Faith Ringgold is an African-American artist, best known for her painted story quilts. She is an painter, writer, speaker, mixed media sculptor and performance artist.
During the 1960s, Ringgold painted flat, figural compositions that focused on the racial conflicts; depicting everything from riots to cocktail parties, which resulted in her “American People” series, showing the female view of the Civil Rights Movement.
Ringgold began quilted artworks in 1980. She quilted her stories in order to be heard, since at the time no one would publish her autobiography. Ringgold modeled her “story quilts” on the Buddhist Thangkas, lovely pictures painted on fabric and quilted or brocaded, which could then be easily rolled up and transported. She has influenced numerous modern artists, including Linda Freeman, and known some of the greatest African-American artists personally, including Romare Bearden, Jacob Lawrence, and Betye Saar.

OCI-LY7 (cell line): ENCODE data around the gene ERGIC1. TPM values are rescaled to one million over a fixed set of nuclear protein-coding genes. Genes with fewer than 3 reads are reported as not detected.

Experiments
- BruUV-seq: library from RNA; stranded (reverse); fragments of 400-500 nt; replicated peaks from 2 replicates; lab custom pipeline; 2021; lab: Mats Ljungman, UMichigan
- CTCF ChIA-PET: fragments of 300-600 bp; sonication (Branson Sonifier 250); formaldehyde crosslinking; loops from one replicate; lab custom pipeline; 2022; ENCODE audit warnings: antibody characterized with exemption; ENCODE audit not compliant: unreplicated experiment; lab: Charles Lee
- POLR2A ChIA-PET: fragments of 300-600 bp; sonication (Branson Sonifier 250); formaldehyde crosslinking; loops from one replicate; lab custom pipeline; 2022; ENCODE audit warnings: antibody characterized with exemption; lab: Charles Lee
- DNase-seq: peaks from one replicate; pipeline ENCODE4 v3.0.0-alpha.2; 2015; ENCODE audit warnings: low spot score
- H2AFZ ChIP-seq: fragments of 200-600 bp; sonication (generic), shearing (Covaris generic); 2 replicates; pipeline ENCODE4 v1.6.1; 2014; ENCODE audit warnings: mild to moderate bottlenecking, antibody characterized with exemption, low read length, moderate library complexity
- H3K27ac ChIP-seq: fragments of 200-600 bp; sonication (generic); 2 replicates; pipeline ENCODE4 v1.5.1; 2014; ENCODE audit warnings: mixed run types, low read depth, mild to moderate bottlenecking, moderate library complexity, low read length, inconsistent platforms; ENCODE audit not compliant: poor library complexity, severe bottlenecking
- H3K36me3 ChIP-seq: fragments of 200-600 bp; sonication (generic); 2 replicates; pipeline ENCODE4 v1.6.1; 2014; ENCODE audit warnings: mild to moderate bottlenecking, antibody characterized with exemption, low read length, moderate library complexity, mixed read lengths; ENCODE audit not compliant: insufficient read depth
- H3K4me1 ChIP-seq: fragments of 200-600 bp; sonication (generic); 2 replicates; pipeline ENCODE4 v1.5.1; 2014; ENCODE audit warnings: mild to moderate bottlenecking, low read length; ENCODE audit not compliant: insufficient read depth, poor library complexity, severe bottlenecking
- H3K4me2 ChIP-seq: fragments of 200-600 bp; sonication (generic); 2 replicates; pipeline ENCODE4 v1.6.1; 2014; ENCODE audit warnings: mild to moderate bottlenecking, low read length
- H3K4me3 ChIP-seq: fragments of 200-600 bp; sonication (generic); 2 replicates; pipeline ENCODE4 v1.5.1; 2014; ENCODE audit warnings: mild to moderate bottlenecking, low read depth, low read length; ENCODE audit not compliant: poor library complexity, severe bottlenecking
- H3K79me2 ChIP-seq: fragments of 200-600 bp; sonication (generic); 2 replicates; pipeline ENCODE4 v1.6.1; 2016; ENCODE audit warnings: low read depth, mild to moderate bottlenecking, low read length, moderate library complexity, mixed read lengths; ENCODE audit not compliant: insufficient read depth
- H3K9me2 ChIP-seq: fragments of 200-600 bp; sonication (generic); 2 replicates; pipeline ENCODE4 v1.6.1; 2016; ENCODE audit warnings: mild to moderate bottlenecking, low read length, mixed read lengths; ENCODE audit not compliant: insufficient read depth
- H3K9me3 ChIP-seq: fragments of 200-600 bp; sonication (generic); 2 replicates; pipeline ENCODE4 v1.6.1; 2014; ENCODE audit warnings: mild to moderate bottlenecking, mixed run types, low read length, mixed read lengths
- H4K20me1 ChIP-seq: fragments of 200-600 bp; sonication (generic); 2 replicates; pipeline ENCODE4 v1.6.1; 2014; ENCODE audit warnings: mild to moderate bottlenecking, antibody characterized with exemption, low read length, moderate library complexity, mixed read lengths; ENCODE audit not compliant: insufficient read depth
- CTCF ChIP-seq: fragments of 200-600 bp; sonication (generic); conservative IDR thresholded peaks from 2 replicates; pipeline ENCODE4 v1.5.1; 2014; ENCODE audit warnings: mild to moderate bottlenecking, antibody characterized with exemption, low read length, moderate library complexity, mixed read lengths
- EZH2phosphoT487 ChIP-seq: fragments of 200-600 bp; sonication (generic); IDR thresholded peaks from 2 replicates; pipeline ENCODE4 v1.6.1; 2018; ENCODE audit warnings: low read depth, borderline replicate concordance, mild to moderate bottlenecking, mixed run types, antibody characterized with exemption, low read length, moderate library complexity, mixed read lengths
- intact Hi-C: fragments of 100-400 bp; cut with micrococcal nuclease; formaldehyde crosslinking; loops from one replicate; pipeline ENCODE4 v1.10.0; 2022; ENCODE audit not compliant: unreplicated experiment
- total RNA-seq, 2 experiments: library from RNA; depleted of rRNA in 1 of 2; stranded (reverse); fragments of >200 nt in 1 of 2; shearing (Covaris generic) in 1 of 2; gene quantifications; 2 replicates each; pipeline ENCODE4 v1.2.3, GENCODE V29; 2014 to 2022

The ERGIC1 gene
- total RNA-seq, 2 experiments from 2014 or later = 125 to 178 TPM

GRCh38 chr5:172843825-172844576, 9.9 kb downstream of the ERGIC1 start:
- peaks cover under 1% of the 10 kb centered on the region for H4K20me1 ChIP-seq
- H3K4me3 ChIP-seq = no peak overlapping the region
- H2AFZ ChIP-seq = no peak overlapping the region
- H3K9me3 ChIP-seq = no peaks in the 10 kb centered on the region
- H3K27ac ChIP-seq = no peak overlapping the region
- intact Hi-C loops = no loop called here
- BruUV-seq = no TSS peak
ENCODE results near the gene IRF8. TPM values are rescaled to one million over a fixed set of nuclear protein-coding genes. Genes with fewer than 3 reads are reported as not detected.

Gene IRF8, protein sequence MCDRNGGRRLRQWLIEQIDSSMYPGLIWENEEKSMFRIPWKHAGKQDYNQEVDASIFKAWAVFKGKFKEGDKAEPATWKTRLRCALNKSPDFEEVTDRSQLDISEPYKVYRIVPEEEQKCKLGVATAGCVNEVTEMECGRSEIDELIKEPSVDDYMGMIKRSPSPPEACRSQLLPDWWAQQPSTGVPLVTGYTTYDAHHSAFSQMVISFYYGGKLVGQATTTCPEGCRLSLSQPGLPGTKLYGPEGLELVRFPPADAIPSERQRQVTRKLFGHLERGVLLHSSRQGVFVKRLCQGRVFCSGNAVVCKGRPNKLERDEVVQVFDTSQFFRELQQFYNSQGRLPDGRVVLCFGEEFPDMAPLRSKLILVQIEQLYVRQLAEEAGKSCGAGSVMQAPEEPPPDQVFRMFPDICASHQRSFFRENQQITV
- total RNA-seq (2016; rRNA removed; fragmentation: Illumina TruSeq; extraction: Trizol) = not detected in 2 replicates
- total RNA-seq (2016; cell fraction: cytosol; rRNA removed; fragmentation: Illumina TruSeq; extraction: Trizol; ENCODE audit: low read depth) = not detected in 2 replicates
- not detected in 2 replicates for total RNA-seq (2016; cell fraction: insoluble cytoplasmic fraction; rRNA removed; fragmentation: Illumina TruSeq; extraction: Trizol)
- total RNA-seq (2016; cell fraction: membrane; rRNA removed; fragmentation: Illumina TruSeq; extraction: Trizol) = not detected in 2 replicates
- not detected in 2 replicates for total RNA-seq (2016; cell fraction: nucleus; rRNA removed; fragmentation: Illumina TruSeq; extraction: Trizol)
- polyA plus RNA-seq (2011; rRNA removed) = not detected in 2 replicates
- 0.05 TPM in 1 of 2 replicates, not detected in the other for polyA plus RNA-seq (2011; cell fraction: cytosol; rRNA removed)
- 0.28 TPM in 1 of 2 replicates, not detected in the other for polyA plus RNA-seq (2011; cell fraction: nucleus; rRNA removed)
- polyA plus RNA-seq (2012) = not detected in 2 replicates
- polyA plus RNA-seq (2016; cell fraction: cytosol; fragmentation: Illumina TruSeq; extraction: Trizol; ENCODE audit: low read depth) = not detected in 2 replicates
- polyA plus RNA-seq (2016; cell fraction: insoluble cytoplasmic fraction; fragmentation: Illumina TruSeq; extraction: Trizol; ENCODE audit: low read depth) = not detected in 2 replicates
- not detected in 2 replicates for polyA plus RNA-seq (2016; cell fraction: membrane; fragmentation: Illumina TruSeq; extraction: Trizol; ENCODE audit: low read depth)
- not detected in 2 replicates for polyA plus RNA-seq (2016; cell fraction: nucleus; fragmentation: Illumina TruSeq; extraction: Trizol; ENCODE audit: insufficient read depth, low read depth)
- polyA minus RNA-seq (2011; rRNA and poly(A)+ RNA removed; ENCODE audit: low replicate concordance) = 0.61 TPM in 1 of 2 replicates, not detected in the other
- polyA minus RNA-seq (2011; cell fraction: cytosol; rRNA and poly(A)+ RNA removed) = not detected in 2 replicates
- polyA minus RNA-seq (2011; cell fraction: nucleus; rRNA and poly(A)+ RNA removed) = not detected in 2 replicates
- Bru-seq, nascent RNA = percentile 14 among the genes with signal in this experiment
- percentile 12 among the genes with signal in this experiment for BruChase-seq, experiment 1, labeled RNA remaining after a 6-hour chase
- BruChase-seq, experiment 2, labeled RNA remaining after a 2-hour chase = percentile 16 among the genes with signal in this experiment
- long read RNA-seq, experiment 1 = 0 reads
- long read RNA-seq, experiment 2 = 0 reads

Ringgold’s work is in the permanent collection of many museums including the Solomon R. Guggenheim Museum, the Metropolitan Museum of Art, the Museum of Modern Art, and other museums, mostly in New York City.
In addition, she has written and illustrated seventeen children’s books.
Ringgold has been an activist since the 1970s, participating in several feminist, anti-racist organizations. Ringgold and an art critic Lippard also worked together during their participation in the group Women Artists in Revolution (WAR). That same year, Ringgold and her daughter, the writer Michele Wallace, founded Women Students and Artists for Black Art Liberation (WSABAL). Around 1974, She is a founding member of the National Black Feminist Organization. She was also a founding member of the “Where We At” Black Women Artists, a New York-based women art collective associated with the Black Arts Movement.